Pesticide Action Network Updates Service (PANUPS)
October 20, 1998
SAN FRANCISCO - Bowing to pressure from special interests, President Clinton and Congress have agreed to delay the scheduled phaseout of the toxic and ozone depleting pesticide methyl bromide. Environmentalists and community groups in California today called the move an irresponsible sellout to the agrichemical industry that endangers public health and the environment.
"In approving this legislation, Congress and the President are saying they don't care about the California communities and farmworkers who continue to be poisoned by this dangerous pesticide," said Kristin Schafer, Program Coordinator with the Pesticide Action Network. "The delay also means continued destruction of the ozone layer just when it is most vulnerable. This means more skin cancer, cataracts and weakened immune systems for people around the world - including Californians."
The language delaying the methyl bromide ban, which had been scheduled for January 2001 under the Clean Air Act, was introduced by Rep. Vic Fazio (D-CA) as a last-minute rider to the agricultural appropriations bill. The original bill was vetoed by the President on October 8, then became part of the omnibus appropriations bill, expected to be given final approval by Congress today.
Fazio's rider delays the methyl bromide ban until 2005. The amendment also includes language which will allow the United States to continue using methyl bromide under special exemption "loopholes" after the ban takes effect. Methyl bromide producers in the United States will also be allowed to continue manufacturing and exporting methyl bromide to developing countries up to and after the ban.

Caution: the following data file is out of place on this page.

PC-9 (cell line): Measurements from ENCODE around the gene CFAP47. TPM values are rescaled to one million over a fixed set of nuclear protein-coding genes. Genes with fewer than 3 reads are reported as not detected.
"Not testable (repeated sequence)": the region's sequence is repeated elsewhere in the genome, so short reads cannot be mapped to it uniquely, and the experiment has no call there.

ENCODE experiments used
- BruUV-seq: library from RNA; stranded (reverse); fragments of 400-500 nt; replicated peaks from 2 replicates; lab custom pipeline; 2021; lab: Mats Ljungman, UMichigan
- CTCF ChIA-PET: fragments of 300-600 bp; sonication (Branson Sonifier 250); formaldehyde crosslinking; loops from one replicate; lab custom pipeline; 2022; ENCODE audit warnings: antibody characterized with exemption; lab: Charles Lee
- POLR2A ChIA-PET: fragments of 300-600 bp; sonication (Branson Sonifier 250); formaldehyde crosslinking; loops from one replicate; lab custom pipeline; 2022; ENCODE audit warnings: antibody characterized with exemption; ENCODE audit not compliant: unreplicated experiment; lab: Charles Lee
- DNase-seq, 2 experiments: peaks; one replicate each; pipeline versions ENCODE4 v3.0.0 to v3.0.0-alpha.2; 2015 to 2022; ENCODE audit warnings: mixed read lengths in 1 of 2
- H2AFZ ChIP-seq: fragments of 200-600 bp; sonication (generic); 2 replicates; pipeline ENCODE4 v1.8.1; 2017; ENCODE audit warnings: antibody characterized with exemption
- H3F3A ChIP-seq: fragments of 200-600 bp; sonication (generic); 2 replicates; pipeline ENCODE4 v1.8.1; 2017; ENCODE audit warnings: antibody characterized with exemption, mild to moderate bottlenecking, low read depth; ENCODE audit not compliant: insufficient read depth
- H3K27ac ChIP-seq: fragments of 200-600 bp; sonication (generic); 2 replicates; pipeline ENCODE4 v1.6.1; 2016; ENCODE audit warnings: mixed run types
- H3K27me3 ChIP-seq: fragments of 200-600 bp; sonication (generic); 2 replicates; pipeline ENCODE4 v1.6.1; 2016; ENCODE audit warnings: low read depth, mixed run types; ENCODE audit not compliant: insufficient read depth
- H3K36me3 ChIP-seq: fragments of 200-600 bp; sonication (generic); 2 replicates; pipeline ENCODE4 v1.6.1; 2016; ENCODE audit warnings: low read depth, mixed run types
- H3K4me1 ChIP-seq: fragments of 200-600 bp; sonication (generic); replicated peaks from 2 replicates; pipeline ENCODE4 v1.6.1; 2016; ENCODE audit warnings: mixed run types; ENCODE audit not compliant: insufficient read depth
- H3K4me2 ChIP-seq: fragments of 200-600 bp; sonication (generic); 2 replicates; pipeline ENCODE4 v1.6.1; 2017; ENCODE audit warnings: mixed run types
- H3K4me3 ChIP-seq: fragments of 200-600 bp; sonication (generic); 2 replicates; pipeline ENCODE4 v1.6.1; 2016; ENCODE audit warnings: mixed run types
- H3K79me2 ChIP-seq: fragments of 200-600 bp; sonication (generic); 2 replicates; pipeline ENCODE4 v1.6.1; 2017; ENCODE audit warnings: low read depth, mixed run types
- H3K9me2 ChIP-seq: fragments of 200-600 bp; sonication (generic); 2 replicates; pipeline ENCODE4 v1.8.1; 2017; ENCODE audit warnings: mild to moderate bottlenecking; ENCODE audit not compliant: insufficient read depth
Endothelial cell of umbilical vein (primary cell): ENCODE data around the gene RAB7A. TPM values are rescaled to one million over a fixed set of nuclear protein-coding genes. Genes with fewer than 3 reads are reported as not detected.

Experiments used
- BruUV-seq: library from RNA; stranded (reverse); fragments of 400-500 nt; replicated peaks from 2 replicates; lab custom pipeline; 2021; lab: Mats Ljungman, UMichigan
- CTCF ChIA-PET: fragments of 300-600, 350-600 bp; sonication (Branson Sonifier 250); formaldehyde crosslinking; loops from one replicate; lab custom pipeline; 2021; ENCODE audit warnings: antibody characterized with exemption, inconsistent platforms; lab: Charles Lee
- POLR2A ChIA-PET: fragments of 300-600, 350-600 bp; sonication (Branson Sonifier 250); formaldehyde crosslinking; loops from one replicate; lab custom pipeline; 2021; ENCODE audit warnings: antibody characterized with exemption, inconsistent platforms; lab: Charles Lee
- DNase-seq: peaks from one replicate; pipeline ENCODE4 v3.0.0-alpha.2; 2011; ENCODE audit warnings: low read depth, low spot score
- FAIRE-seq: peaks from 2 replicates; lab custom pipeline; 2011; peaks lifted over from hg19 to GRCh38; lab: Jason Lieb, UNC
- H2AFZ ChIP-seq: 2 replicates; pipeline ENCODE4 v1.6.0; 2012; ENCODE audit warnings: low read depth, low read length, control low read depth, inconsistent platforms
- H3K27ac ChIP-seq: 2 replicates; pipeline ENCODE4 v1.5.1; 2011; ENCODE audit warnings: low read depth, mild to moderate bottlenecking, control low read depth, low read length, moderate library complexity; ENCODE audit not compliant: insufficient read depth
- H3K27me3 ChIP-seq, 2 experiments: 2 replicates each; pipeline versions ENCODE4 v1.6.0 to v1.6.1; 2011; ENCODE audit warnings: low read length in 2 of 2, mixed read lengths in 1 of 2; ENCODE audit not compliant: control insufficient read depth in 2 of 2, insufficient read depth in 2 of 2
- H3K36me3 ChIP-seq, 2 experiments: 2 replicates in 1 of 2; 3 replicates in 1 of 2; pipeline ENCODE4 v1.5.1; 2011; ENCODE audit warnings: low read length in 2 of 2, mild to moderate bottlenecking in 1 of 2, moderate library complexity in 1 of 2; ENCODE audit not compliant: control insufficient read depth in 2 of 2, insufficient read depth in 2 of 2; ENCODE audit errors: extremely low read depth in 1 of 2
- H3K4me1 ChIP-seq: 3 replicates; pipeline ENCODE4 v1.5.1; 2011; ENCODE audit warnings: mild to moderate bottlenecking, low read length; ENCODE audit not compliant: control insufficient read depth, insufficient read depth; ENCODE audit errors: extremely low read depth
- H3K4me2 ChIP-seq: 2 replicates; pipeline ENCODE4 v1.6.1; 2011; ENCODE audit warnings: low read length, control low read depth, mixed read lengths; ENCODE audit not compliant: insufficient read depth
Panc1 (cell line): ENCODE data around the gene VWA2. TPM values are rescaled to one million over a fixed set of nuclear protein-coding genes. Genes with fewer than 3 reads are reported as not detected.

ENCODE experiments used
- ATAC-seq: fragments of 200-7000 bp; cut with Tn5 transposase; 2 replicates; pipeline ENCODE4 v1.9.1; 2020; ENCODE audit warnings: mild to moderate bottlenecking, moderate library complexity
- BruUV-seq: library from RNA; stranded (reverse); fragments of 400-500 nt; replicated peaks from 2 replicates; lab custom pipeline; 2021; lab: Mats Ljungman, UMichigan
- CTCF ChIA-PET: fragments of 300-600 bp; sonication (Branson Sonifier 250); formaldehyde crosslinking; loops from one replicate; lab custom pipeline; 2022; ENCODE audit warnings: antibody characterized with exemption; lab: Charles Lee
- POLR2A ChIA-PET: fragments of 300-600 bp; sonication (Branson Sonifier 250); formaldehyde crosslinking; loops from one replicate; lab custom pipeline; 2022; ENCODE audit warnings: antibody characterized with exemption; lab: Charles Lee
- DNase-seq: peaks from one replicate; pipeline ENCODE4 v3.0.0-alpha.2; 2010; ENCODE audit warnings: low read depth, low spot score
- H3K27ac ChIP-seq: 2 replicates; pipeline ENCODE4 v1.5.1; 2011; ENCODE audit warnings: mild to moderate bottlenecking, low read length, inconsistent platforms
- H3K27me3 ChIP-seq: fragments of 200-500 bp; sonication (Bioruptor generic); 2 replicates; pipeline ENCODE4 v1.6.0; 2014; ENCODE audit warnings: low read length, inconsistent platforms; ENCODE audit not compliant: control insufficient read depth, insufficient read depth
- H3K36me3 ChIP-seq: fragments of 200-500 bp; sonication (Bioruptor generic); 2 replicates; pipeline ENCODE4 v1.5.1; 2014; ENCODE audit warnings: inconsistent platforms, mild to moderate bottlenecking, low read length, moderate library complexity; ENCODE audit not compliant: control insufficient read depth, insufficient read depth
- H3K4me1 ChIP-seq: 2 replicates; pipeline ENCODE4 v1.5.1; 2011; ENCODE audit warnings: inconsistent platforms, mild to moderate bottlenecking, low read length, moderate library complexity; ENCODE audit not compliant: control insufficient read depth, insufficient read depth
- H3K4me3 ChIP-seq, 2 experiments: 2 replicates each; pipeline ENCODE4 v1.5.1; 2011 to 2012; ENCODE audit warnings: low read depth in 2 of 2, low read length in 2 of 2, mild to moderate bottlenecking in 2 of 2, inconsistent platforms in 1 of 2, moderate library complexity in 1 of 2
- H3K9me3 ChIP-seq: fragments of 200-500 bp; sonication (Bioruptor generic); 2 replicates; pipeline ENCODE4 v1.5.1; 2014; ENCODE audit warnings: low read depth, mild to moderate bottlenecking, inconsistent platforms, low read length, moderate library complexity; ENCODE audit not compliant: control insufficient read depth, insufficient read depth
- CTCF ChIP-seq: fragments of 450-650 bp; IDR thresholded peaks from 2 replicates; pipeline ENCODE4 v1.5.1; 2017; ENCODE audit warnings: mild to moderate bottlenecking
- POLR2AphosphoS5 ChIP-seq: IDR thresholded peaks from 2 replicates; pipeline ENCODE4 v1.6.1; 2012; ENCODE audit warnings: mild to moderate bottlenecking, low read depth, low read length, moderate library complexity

"This is is the sort of sellout to agrichemical interests we've come to expect from Vic Fazio," said Bill Walker, California director of the Environmental Working Group. "But it is a serious betrayal of the Clinton Admininistration's commitment to protect the environment and public health. Methyl bromide has been scheduled for phaseout in California since 1984 -- how much longer will we allow this dangerous and unnecessary chemical to remain on the market?"
Methyl bromide has been found to cause birth defects and brain damage in laboratory animals, and dangerous levels of drift have been documented in neighborhoods and schools near fields where it is applied. More than 17 million pounds of the pesticide were applied in California in 1995, and in 1996 a scheduled statewide ban under the Birth Defects Prevention Act was delayed by Governor Wilson.
"Politicians at both the state and national levels have turned their backs on the people suffering from exposure to methyl bromide," said Jeanne Merrill of Pesticide Watch. "Since President Clinton enjoys visiting California often, we invite him and the other politicians who went along with this deal to visit the Central Coast during methyl bromide fumigation season and experience firsthand what these communities face."
Methyl bromide is primarily used as a fumigant to sterilize soil before planting. In California, strawberries use the majority of methyl bromide (4.2 million pounds in 1995), followed by grapes, almonds and other crops. The pesticide is also used heavily in Florida by tomato producers.
Under the international treaty known as the Montreal Protocol, methyl bromide will be banned by all industrialized countries in 2005, with interim cuts of 25 percent in 1999, 50 percent in 2001, and 70 percent in 2003. Many countries in Europe have already banned the pesticide or will do so before 2001, and the European Union is currently considering a 2001 phaseout date. Alternatives have been documented worldwide for most methyl bromide uses.
Methyl bromide is a fast-acting and potent ozone-depleting chemical, destroying 50 times more ozone per molecule than now-banned CFCs. NASA recently reported that the Antarctic ozone hole is the largest and deepest ever documented this year - approximately the size of Canada and the United States combined.
Kristin Schafer, Pesticide Action Network (415) 981-6205 ext.327
Bill Walker, Environmental Working Group (415) 561-6698
Jeanne Merrill, Pesticide Watch (415) 292-1489